Steck-Vaughn Spelling: Linking Words to Meaning is a spelling series that strives to connect spelling skills to applications in writing, grammar, usage, and vocabulary. The program is phonetically-based, teaching students to sound out words, identify phonetic patterns, and recognize possible spellings for phonetic sounds.
These spelling courses for grades one through six each have 36 lessons. Lessons are presented in six units with six lessons per unit; the sixth lesson always serves as a review.
Softcover student workbooks are very attractively designed and printed in full color. Font sizes gradually decrease from Level 1 to Level 6 but never enough to make pages feel overcrowded.
The Level 1 course for first grade differs from the other courses in some respects, but the courses otherwise follow a very similar pattern. Each week begins with a pre-test and concludes with a post-test. Children will immediately correct their pre-tests to determine which words present a challenge. Either page five or six at the beginning of each student book lists “Study Steps to Learn a Word,” and the following page lists “Spelling Strategies” students might use to try to figure out the correct spelling when they are uncertain. Parents need to work with students as needed to help them implement these study tools and strategies. Students should also learn to use the list of commonly-misspelled words, the spelling table, and the spelling dictionary that are at the back of each student book.
Each regular lesson in Level 1 has four pages, while all other levels dedicate six pages to each regular lesson. Review lessons have four pages each—three with review activities and a fourth page for a composition activity.
In Level 1, the first twelve lessons differ from the rest of the book since they serve as a phonics review. Beginning with lesson 13, they follow a similar sequence for each lesson with “say and write,” “spell and write,” “read and write,” and proofreading activities. The final activity in each lesson deals with grammar, dictionary skills, or composition. Level 1 presents six spelling words per lesson beginning with lesson 13.
For all other levels the number of spelling words gradually increases up to 20 words per lesson in Level 6. The sequence of activities is similar for each level: “say and listen,” “think and sort,” “spelling and meaning,” “spelling in context,” “spelling and writing,” and “challenge yourself.” Also, before the challenge activity there will be a grammar and usage, dictionary, or “using the spelling table” activity.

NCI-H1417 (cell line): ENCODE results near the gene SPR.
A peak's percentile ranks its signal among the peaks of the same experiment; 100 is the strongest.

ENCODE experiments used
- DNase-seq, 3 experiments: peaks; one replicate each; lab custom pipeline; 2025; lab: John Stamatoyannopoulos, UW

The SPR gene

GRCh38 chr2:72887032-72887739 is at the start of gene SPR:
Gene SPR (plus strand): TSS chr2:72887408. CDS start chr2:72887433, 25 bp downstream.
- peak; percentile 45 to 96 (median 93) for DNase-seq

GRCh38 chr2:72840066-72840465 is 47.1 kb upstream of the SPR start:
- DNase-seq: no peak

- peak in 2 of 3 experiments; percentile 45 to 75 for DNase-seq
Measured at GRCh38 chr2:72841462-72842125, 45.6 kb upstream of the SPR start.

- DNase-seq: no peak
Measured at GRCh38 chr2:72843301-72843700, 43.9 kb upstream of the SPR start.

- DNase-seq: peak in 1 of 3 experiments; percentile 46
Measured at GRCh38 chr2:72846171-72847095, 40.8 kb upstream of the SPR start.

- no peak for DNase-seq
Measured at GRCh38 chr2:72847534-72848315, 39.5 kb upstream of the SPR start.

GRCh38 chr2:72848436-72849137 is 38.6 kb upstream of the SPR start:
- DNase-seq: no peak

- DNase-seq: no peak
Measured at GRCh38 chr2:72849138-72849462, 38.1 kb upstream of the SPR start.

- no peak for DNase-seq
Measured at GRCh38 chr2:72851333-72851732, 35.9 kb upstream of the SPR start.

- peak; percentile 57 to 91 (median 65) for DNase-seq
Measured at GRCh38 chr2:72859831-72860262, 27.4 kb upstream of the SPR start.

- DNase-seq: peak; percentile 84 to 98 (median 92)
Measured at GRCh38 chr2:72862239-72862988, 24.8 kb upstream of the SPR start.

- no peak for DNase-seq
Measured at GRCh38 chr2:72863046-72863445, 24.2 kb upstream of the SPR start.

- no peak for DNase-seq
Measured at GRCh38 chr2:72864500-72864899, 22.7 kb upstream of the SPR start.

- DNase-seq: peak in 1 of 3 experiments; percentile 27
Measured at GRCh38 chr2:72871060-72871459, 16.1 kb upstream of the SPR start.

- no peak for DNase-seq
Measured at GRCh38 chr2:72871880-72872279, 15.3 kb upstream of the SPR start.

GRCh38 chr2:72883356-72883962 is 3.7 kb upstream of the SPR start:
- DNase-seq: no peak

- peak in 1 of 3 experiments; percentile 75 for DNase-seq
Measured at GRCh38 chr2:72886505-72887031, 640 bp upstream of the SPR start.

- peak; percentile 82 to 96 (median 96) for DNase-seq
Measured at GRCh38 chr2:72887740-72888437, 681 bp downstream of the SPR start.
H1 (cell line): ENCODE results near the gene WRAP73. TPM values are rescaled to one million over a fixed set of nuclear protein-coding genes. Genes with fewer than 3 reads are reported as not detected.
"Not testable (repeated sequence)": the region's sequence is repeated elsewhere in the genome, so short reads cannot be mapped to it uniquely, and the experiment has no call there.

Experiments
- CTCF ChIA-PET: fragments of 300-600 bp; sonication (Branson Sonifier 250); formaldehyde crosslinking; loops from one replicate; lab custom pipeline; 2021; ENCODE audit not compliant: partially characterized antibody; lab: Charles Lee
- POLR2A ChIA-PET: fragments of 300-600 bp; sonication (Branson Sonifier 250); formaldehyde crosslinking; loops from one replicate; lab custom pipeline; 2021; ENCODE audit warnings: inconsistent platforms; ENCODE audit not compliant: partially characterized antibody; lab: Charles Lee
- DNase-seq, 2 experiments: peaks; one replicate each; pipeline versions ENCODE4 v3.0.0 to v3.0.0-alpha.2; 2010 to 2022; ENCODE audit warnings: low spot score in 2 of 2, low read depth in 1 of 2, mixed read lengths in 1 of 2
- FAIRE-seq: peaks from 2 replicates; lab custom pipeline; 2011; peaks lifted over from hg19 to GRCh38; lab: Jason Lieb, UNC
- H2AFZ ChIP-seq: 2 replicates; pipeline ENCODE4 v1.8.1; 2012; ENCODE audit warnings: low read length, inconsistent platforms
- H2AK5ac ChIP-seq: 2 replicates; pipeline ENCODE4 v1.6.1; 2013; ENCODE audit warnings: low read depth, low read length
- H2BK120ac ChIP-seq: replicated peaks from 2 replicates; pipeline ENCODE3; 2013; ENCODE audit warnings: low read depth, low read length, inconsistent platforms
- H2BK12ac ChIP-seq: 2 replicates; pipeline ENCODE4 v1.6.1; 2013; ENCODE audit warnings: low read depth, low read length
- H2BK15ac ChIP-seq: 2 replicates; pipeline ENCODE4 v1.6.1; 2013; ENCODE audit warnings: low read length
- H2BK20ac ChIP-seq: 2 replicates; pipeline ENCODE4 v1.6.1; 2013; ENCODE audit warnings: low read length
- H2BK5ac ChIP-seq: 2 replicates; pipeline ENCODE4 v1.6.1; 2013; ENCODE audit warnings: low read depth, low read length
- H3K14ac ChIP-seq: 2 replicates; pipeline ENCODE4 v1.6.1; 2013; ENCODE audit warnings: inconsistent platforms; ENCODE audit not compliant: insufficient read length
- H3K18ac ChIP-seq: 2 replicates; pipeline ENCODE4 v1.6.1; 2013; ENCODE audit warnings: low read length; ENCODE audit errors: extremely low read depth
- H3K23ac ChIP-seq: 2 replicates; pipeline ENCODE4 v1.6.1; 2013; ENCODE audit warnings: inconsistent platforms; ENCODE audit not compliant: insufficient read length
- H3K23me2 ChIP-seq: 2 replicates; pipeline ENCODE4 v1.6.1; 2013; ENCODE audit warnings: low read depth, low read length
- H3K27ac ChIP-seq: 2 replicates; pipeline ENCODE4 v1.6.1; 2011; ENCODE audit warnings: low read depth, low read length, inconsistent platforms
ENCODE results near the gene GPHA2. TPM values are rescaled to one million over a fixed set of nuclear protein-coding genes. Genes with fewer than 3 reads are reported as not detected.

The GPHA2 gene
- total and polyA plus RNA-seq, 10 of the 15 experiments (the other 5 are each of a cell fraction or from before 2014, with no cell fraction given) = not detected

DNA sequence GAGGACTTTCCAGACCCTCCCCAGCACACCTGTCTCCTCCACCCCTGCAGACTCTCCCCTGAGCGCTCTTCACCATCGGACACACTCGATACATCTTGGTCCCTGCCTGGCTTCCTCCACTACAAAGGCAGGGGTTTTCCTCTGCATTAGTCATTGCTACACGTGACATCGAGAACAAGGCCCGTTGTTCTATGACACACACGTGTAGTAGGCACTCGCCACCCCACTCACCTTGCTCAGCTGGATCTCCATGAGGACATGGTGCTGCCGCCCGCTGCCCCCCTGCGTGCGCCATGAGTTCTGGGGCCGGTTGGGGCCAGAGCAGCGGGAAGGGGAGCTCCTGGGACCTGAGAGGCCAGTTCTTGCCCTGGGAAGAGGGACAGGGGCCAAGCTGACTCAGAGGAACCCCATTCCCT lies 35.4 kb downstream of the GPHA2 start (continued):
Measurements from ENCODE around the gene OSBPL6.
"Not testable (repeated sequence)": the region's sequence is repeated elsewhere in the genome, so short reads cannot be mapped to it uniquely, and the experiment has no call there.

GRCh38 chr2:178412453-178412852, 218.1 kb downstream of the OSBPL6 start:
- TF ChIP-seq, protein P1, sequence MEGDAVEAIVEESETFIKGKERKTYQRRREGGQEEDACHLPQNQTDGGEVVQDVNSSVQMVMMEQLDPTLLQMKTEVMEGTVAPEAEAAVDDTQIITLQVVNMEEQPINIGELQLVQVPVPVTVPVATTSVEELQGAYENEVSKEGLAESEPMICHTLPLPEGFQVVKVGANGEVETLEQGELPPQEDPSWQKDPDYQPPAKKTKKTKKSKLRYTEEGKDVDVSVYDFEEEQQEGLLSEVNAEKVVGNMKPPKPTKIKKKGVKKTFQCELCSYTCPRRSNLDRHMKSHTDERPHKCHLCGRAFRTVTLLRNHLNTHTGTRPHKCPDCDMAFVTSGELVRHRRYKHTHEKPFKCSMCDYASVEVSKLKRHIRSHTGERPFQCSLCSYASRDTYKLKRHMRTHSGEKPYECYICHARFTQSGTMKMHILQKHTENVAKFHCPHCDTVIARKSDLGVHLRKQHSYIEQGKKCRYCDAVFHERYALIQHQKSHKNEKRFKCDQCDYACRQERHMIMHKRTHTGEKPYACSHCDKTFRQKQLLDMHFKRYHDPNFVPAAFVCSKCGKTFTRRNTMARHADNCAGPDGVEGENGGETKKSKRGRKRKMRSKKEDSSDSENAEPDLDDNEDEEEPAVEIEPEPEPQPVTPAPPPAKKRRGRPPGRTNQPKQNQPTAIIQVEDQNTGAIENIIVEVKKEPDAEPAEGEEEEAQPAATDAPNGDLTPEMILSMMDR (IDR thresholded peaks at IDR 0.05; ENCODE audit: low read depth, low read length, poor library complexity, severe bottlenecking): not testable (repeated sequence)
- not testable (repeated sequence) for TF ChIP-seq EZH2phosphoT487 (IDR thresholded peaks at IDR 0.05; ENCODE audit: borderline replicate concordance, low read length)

I realize that the activity titles are not very revealing. Many of the activities require students to fill in the blanks, but they do so in a variety of ways that stimulate critical thinking rather than simple memorization. In the course of the lessons, students think about phonetic elements and their spellings as well as definitions, synonyms, antonyms, homonyms, derivatives, meanings of words in contexts, and other concepts that relate to spelling. “Spelling and writing” activities include original composition assignments that encourage students to incorporate spelling words from the week’s list. Students learn to proofread, looking for spelling, capitalization, and punctuation errors. A “word story” in each lesson explains the origin of one of the spelling words. The “challenge yourself” activity presents four difficult words for students to match up with a statement, then directs them to write a sentence using the word properly to show its meaning.
In review lessons, students will take pre- and post-tests over words for the entire unit. They will complete reinforcement activities on three pages. The composition component of the review lessons provides significant instruction and practice in the writing process. For example, in Level 3 students learn to write various types of narratives, a friendly letter, a description, and a how-to paragraph.
Student books are very reasonably priced, but teacher’s guides might seem expensive if you are teaching only one student. While you might be able to figure out the bulk of the activities and answers in the first few levels, it becomes increasingly challenging and time-consuming to do so as the difficulty progresses. In addition to all of the answers overprinted onto images of student pages, the teacher's guides have other helpful resources.
For example, for the post-test each week, students will write entire sentences that include the spelling words as they are dictated by the parent or teacher. Sample sentences are included in the teacher’s guide so you don’t have to come up with appropriate sentences.
Many additional teaching suggestions are included to address various learning styles and special needs as well as enrichment words that might be added for advanced students and enrichment activities that might be used by all students if time permits. The teacher’s guide also includes reproducible graphic organizers, a puzzle page for each lesson, and “Spelling at Home” pages (that were written to send home to parents for each unit) that have some creative games and activities that you might want to use. In addition, you might want to use unit review tests that are designed in a standardized test format with bubbles to fill in.
The Steck-Vaughn Spelling series should be an excellent option for those who want spelling lessons that link to the broader realm of language arts. This series accomplishes that with a variety of worthwhile activities that should enhance skills in critical thinking, vocabulary, grammar, and composition.